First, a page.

Understand what Jobs your school can serve well (it’s really difficult to do all four well, but the ideal number will depend on your school). Investigate your alignment with those Jobs through programs and communications, and align your language to parents’ desired outcomes. Understand nonconsumption in your market and how you could package your offerings differently to take advantage of it. Again, listening to unsatisfied parents in other schools can help you create offerings that resonate with those parents.

You can also use the JTBD findings in your discussions with your board or your leadership team. Ask these teams—as well as teachers—what Jobs they think your school does and what Jobs your parent body hires your school for. Think about how those Jobs align with your school mission and vision. What conversations could you have with your board to make sure that your offerings match market demands? Teams can even use their understanding of Jobs to inform conversations with prospective families or to think about how they can use it in admission efforts.

Job 1: Overcoming Obstacles

When parents believe a school is failing their child, they seek a school that will address those obstacles.

  • The school does not help with my child’s unique learning needs or difficulties
  • My child is being bullied or teased
  • I am worried my child is falling behind
  • I am concerned that my child does not like learning anymore
  • I am worried about what will happen to my child if I do not take action now
So that...
  • My child can thrive in a school that will cater to his/her unique learning needs 
  • My child can have the attention he/she needs in order to be his/her best
  • My child will not be teased by his/her classmates
  • My child will not fall further behind
More about:
  • Leaving the current school because it is not helping
  • Reassurance that the school has the capability to help their child thrive
  • A child having had a bad experience in school before
  • Solving a problem quickly or addressing the situation immediately
  • Preventing a child from falling further behind or continuing to struggle to learn
Less about:
  • Having a plan or knowing the plan for a child
  • Having a school that is close to home (within reason)
  • Finding the lowest price option

Job 4: Realizing a Plan for a Talented Child

Some parents want their child to be accepted to a top college, and to ensure that happens, they want a school with an excellent academic program and outstanding reputation.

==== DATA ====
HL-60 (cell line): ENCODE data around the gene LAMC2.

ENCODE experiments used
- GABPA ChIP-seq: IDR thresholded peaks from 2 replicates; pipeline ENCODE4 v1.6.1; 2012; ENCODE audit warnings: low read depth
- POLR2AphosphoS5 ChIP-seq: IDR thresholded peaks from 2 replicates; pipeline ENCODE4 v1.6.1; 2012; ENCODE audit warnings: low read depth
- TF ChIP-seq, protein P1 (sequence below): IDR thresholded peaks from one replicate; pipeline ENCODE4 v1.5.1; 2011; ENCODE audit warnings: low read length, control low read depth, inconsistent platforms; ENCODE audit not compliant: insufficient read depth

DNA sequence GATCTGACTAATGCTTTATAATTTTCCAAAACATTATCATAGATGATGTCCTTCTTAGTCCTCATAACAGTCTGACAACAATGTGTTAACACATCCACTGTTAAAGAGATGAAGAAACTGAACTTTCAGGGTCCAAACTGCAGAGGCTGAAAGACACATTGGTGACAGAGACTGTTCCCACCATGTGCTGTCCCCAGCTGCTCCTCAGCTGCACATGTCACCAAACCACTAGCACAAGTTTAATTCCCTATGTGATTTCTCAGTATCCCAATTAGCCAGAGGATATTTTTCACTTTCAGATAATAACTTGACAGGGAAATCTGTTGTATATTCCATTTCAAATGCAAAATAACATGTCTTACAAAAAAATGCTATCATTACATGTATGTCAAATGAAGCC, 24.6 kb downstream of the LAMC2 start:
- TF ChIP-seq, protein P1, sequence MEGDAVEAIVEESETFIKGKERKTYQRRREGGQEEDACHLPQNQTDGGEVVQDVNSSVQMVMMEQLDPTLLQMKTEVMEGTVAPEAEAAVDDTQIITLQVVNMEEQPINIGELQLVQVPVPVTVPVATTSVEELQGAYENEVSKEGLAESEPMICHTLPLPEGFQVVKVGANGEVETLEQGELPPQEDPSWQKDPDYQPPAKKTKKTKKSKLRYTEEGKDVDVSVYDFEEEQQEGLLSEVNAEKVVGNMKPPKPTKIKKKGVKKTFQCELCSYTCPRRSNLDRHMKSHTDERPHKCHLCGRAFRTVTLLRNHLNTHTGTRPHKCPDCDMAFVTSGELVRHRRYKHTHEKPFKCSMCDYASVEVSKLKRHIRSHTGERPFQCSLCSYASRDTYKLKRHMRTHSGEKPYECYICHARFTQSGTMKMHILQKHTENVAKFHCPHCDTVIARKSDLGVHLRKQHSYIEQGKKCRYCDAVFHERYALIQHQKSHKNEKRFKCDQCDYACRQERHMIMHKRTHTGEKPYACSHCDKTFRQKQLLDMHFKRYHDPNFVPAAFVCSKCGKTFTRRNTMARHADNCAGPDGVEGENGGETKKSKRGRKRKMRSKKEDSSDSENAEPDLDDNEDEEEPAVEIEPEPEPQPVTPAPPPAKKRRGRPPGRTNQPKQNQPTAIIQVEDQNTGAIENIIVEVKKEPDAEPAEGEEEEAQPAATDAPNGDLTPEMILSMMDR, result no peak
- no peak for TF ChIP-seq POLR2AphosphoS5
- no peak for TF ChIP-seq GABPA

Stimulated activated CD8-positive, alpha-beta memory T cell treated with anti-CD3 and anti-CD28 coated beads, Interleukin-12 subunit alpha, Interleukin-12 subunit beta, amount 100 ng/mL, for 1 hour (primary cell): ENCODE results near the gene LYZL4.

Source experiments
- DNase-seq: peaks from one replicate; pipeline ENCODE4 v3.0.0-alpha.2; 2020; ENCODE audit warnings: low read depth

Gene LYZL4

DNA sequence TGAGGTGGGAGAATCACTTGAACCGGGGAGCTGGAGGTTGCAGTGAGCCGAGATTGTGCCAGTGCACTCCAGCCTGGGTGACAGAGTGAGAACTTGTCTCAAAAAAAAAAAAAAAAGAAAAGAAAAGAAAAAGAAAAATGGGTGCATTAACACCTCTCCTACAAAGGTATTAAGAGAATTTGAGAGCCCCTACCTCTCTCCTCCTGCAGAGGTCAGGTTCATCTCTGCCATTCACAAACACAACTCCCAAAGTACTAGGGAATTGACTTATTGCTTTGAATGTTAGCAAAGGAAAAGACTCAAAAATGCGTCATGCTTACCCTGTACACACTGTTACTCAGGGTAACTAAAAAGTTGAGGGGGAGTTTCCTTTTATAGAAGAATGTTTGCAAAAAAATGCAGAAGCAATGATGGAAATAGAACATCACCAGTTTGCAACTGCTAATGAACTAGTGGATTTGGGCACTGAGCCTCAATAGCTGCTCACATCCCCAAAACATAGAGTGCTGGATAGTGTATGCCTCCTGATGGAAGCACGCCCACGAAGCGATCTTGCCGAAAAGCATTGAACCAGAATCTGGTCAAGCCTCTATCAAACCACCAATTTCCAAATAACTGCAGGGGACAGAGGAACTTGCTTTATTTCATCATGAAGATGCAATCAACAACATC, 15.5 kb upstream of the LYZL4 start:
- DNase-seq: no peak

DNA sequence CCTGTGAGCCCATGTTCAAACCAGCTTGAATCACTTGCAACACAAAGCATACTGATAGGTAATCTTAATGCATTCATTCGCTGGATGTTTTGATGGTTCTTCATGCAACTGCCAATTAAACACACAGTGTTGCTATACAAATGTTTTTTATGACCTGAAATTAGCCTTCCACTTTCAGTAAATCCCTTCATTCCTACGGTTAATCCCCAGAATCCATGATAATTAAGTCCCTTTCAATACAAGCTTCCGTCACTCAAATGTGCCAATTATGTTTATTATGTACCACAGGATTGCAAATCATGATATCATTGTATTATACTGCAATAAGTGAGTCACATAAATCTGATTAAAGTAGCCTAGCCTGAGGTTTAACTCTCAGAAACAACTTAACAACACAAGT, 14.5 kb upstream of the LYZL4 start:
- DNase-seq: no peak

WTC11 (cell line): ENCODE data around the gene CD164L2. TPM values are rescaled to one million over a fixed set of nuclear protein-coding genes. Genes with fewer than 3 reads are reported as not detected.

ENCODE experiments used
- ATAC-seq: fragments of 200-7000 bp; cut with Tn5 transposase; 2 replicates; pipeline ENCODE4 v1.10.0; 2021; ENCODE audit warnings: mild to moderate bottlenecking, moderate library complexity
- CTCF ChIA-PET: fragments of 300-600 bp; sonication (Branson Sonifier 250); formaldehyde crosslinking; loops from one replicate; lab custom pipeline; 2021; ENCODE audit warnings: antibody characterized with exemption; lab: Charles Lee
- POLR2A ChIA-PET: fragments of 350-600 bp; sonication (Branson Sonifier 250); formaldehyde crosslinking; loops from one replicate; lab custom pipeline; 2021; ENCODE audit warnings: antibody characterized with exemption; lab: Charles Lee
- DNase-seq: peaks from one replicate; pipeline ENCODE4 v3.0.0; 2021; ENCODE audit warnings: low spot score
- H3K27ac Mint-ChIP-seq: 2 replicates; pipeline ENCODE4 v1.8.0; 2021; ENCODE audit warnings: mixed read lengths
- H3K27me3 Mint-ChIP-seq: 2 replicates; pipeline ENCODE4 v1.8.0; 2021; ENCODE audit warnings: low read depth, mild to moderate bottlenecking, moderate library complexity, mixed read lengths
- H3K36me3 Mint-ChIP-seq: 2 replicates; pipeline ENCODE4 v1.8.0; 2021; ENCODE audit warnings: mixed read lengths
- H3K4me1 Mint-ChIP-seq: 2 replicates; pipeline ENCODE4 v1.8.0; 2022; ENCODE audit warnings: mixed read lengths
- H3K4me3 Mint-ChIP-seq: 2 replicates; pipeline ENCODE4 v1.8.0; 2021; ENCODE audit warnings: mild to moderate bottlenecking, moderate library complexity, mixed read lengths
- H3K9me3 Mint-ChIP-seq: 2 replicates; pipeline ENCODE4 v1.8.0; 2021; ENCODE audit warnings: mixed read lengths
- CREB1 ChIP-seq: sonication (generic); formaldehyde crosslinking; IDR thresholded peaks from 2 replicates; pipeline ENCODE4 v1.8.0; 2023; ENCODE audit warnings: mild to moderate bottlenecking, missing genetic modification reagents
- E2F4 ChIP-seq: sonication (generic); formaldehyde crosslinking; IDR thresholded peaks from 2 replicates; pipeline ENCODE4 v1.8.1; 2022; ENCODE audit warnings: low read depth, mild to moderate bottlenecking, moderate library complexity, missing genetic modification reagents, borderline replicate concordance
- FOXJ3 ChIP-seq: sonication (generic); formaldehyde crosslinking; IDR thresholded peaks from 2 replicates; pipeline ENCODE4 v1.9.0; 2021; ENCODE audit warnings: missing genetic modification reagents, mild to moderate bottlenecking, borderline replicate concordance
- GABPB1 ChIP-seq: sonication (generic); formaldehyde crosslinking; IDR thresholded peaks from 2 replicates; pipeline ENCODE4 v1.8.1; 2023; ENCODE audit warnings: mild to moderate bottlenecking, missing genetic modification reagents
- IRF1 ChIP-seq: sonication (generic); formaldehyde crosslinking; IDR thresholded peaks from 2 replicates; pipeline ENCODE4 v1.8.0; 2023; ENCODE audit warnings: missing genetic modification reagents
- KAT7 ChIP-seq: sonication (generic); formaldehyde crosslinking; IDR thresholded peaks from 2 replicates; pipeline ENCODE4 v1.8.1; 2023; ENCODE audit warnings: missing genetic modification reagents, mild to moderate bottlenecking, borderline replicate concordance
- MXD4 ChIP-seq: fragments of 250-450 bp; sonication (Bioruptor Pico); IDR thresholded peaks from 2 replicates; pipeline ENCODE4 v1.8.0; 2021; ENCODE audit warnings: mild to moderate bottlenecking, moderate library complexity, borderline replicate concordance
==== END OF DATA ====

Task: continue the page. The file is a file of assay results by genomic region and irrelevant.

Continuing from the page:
• I need a school to challenge my child
  • The school cannot demonstrate a good enough matriculation rate to top middle schools, high schools, or colleges (Ivy League)
  • The school does not have the reputation necessary to get my child into top middle schools, high schools, or colleges (Ivy League)
  • I have a plan that I have been working on to get my child into the best college (Harvard, Yale, Stanford, etc.)
So that…
  • My child can build his/her résumé for the best middle schools, high schools, or colleges
  • My child will be ready for the rigors of college
  • My child will be mature enough to handle college
  • My child can continue the legacy
  • I can be sure that my child has the best opportunities available to him/her
More about:
  • Getting into the best college
  • Highly educated and motivated parents who believe education is important for their child
  • Schools that have top rankings on a national basis
  • The reputation the school has in the local market
  • Schools that can demonstrate high matriculation rates to the best colleges
  • The school being part of the parents’ plans
Less about:
  • The social and emotional well-being, unless that is required
  • The kid making his/her own decisions
  • Having a diverse environment

Job 2: Finding a Values-Aligned Community

Parents who see their child as intelligent and emotionally mature seek a school to ensure their child’s continued growth so they’ll be prepared for college.
  • My child is intelligent and well-rounded
  • The current school does not challenge my child academically
So that…
  • My child can be in an environment that will help him/her focus and excel
  • My child can be challenged academically, athletically, etc.
  • My child can get a good education
More about:
  • The child being in an environment that fosters his/her growth
  • Providing the child with a meaningful school experience
  • Providing the child with a challenge academically and emotionally
  • Preparing the child for college and helping him/her mature
Less about:
  • Getting the child into the “best” colleges (Ivy League, etc.)
  • Difficulties with learning or troubled situations
  • The parents’ desires for their child, regardless of what the child wants

Job 3: Developing a Well-Rounded Person

Parents seek a school that focuses on children’s social and emotional development—not just test scores and academic curriculum—so they will be well-rounded and productive in society. 
  • The school is not educating the whole child
  • The school is focused on academics, test scores, etc. only and not how to function in the world
  • My child is living in a “bubble” with very little diversity of people, thought, experiences, etc.
So that…
  • My child won’t become a “smart jerk”
  • My child will be well-rounded
  • My child will understand how he/she fits into the world
More about:
  • Helping the child be a “whole/better person”
  • Helping the child integrate into society
  • Teaching the child how to act and deal with others who might be different from him/her
  • The application of knowledge in the real world through projects, etc. 
Less about:
  •  Focusing solely on academic learning or academic pressures
  • Traditional skill-and-drill educational methodology
  • Reinforcement of a specific set of values, morals, ethics, etc. 

Read More

Check out recent articles on the Jobs-to-Be-Done methodology.
Amada Torres

Amada Torres is vice president for studies, insights, and research at NAIS.